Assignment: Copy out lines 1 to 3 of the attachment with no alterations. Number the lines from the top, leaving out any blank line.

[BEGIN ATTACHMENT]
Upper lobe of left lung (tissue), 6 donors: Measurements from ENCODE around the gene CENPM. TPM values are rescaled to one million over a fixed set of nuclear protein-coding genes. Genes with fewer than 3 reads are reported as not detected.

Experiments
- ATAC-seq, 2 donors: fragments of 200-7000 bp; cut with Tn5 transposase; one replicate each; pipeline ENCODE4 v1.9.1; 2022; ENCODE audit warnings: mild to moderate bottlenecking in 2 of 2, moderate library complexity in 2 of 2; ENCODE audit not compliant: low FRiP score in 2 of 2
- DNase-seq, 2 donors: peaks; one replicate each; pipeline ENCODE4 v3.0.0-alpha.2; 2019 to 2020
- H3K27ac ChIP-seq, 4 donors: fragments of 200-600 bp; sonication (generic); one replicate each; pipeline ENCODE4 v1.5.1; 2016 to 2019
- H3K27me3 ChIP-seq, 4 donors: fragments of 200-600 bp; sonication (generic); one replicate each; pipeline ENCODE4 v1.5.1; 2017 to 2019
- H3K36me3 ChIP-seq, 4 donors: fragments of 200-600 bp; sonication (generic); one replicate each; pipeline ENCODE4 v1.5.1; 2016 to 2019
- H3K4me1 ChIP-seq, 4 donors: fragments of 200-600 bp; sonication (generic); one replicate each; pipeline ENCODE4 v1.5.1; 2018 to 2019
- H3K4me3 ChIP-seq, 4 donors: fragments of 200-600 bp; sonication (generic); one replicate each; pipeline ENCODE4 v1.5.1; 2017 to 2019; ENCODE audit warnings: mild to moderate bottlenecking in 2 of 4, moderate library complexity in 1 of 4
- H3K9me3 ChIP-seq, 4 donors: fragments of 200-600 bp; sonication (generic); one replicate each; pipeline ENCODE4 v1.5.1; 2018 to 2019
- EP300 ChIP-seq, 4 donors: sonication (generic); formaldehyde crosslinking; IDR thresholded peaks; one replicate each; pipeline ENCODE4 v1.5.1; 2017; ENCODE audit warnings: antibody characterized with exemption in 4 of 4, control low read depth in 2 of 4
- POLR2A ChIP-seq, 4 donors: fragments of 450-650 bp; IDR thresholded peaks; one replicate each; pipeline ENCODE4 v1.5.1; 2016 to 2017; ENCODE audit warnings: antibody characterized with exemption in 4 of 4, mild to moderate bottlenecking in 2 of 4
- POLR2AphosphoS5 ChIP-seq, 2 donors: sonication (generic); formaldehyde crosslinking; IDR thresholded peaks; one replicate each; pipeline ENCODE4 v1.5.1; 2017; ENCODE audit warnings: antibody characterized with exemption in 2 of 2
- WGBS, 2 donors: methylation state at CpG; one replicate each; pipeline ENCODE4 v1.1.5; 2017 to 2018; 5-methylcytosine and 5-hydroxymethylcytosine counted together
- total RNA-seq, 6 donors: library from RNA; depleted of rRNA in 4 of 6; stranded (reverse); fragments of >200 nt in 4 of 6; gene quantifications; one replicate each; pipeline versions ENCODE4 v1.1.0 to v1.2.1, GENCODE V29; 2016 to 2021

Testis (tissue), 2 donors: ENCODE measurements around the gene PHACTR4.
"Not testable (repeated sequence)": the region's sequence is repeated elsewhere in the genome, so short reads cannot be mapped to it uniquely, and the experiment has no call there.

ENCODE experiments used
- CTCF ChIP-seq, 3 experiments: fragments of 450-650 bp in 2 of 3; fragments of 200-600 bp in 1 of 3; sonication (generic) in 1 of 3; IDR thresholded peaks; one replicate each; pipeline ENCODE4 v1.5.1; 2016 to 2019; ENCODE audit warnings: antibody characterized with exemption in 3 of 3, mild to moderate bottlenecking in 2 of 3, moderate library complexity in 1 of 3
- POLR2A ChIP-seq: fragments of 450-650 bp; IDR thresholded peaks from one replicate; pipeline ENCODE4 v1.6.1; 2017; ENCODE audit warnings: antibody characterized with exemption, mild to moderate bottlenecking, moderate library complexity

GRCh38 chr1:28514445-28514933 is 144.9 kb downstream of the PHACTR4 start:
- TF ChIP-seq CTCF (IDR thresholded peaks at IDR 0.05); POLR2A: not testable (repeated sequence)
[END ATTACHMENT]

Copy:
Upper lobe of left lung (tissue), 6 donors: Measurements from ENCODE around the gene CENPM. TPM values are rescaled to one million over a fixed set of nuclear protein-coding genes. Genes with fewer than 3 reads are reported as not detected.

Experiments
- ATAC-seq, 2 donors: fragments of 200-7000 bp; cut with Tn5 transposase; one replicate each; pipeline ENCODE4 v1.9.1; 2022; ENCODE audit warnings: mild to moderate bottlenecking in 2 of 2, moderate library complexity in 2 of 2; ENCODE audit not compliant: low FRiP score in 2 of 2